No one dares to argue that rising inequality is required in the name of fairness. So maybe we should just agree that it’s a bad thing — and try to do something about it.

In the US, it's financial service; in India, IT services. In both cases, talented individuals with training in many fields get lured into financial services or IT services rather than apply their education in more needed fields -- civil engineering comes to mind in both cases -- because the financial rewards are so astronomical compared to the alternatives.

Saturday, October 16, 2010

Preparing for Dussera

Dussera time once again. The first year, I was amazed at how cars, buses, and trucks were decorated, as well as bikes, hammers, and even file cabinets -- as folks decorated and prayed for their implements of work. This year, we will help decorate our car too, as our drivers wants to do a proper puja to protect it. So, first step, like in festivals everywhere in the world, involves shopping. Banana leaves, mango leaves, kum kum colored powder, garlands of flowers, coconuts, a type of pumpkin, bananas, lemons/limes, fruit, sweets, puffed rice. Below you can share some of our shopping experience.

Formal markets play a large role, but so do temporary informal markets that spring up along roads in specific areas, often nearby formal markets.

Bangalore has always been known for its flowers, here bound together in huge garlands to adorn vehicles and doorways.

Sweet shops also do a booming business.
Always an afterthought is parking. So, just as the informal markets take over sidewalk and road space, so do parking areas.

And of course, the produce has to be transported to the market.

And then transported home.
In our case, walking the banana leaves to the car as if leading a parade.This picture shows an informal market, and it captures some of the contrasts of India today.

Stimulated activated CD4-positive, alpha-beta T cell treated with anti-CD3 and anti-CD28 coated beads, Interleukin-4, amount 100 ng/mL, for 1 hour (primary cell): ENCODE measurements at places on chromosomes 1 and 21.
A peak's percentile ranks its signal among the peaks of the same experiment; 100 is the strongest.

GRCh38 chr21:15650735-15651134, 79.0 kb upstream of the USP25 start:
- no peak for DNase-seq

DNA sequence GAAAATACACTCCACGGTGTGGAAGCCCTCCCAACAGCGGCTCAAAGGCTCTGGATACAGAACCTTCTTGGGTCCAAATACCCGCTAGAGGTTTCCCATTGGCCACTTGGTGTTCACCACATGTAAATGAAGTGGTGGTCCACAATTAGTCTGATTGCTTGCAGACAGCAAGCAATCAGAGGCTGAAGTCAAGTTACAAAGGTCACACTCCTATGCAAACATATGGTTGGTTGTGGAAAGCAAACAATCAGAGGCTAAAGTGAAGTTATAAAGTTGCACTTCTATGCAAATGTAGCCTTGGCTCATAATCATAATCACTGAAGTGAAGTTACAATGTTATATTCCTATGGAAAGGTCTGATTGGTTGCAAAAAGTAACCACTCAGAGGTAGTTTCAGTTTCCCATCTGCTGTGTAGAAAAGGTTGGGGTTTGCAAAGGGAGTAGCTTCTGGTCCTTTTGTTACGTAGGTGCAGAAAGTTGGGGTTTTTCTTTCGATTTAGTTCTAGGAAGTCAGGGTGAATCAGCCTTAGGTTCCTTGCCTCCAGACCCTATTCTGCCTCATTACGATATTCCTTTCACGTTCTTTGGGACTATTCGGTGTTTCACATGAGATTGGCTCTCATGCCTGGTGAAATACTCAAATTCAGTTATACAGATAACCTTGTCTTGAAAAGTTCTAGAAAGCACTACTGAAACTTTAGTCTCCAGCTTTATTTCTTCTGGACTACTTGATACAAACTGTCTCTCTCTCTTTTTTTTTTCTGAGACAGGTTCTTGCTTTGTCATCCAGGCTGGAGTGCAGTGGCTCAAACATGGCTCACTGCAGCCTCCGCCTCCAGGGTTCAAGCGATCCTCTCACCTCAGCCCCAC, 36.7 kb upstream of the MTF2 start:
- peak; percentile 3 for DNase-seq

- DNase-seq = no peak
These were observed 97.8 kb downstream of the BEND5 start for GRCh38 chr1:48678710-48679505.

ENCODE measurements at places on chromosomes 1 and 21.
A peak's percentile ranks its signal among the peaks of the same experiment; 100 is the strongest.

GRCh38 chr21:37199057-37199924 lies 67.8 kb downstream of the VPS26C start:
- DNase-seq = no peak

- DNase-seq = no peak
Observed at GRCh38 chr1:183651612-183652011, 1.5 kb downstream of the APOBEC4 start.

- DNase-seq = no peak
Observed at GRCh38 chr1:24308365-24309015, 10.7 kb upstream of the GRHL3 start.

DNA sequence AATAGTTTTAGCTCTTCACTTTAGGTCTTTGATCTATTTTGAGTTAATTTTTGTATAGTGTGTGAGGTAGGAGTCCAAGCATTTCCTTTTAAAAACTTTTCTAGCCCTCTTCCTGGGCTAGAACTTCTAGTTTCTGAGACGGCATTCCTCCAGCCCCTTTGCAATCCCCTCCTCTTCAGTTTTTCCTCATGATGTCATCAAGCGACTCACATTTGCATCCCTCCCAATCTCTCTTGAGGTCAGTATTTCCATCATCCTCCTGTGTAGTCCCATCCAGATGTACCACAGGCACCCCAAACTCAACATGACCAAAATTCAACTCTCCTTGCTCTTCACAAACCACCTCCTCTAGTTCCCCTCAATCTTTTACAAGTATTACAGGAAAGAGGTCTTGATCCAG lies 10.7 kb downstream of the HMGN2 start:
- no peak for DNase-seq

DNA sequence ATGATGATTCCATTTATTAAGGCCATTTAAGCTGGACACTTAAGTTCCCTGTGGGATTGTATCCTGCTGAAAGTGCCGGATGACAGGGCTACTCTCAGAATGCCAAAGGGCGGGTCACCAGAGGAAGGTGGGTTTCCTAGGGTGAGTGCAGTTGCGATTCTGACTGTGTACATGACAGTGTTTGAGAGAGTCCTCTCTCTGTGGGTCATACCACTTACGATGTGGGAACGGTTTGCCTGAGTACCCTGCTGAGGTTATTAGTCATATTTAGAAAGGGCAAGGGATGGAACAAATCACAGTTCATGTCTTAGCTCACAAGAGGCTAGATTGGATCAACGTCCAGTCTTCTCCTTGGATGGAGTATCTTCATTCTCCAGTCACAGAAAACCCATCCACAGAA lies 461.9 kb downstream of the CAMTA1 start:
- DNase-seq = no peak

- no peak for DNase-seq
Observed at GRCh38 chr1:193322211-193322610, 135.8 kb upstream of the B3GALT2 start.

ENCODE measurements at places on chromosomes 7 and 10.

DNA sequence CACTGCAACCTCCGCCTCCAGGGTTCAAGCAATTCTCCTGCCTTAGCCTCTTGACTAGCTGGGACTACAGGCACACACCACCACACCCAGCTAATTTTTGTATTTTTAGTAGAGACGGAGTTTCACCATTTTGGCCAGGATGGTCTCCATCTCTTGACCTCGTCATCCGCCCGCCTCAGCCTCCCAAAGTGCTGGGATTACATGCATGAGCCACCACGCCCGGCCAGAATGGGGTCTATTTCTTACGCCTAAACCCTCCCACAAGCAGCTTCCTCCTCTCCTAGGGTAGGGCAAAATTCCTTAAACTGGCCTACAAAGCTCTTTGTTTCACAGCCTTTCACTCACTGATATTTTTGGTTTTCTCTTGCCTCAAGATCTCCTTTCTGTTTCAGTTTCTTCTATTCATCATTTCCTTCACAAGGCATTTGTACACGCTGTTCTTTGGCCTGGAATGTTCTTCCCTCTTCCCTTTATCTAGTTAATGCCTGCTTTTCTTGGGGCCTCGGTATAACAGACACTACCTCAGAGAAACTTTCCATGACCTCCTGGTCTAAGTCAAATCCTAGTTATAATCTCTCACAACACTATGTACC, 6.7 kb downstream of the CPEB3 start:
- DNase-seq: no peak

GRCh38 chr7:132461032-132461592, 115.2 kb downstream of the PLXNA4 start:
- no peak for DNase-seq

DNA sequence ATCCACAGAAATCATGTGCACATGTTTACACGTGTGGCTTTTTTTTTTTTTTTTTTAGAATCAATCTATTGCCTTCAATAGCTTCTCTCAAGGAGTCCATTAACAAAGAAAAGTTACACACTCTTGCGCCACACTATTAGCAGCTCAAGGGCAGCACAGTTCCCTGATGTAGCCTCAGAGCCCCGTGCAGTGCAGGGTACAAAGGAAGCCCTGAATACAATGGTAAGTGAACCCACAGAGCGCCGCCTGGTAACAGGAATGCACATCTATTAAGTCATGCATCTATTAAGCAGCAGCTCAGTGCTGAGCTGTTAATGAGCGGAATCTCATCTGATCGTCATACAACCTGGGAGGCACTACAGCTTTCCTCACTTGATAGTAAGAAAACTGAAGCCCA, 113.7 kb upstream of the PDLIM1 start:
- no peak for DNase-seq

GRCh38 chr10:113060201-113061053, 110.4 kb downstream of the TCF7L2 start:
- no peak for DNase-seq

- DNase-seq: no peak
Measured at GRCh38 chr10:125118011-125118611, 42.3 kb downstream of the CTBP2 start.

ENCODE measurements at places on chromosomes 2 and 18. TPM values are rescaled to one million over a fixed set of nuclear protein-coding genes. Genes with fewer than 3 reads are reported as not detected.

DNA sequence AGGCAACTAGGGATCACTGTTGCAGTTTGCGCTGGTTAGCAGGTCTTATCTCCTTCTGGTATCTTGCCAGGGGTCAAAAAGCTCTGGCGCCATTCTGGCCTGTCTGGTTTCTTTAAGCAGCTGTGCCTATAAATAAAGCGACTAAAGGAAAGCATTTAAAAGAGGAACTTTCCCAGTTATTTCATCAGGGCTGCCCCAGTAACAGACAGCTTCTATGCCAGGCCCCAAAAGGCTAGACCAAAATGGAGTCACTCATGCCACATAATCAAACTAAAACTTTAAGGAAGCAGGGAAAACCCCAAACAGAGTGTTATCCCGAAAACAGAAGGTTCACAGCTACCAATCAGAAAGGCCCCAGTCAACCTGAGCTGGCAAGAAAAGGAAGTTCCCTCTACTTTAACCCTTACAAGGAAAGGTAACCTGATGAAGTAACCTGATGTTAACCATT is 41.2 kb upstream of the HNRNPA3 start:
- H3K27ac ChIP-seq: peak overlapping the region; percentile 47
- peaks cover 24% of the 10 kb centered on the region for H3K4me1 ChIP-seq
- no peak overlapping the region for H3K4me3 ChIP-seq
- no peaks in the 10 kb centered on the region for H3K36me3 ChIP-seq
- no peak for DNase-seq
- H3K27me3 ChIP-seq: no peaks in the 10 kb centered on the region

The color. The contrast between the Center for Scientific Research (or at least its sign) with the chaos of the street -- cars, pedestrians (some with no shoes, in a wide array of styles both traditional and less so), and commerce all fighting for space. The sign announcing someone's death with the garland on it it. Woefully inadequate power lines. The solar water heater on the building in the background.

Next posting, our car's puja ceremony.

Monday, October 11, 2010

The street

Too busy lately, sorry for the silence. Trips within and outside of India for research, a conference, and just normal work. Today, some shots from the street that connects our complex (and a bunch of new ones going up) with the main road. Longtime readers will have seen other pictures, but today the focus is on the trees that were planted, and then chopped down; the quantity of potholes; the buildings go up; and the workers building them.

To start, a tree that hasn't been chopped down.

And some that have been. Many of these had been planted over the course of the two + years I've been living here, but evidently they are now conflicting with the electrical lines, so a different gang of folks than those who planted the trees have come to "trim" them.
Clearly, what "trimming" means varies from person to person.

On the other side of the street, the trees are flourishing. However, there are the odd piles of building materials that go into the road here and there. You also see some of the potholes, and the vegetable man with his bike cart along with cars.
Further down the street.
More potholes, in the space between the two previous pictures.
The tea stall, an essential part of life for the workers who live in the labor camp area behind the metal sheet.
Many of the workers are building this McMansion.
Others are building new apartment complexes.
Finally, the status of the piece of land that blocks the road connecting our street with the village nearby, where many of the domestic workers live. Lots of the metal has come down, but the passage is still blocked.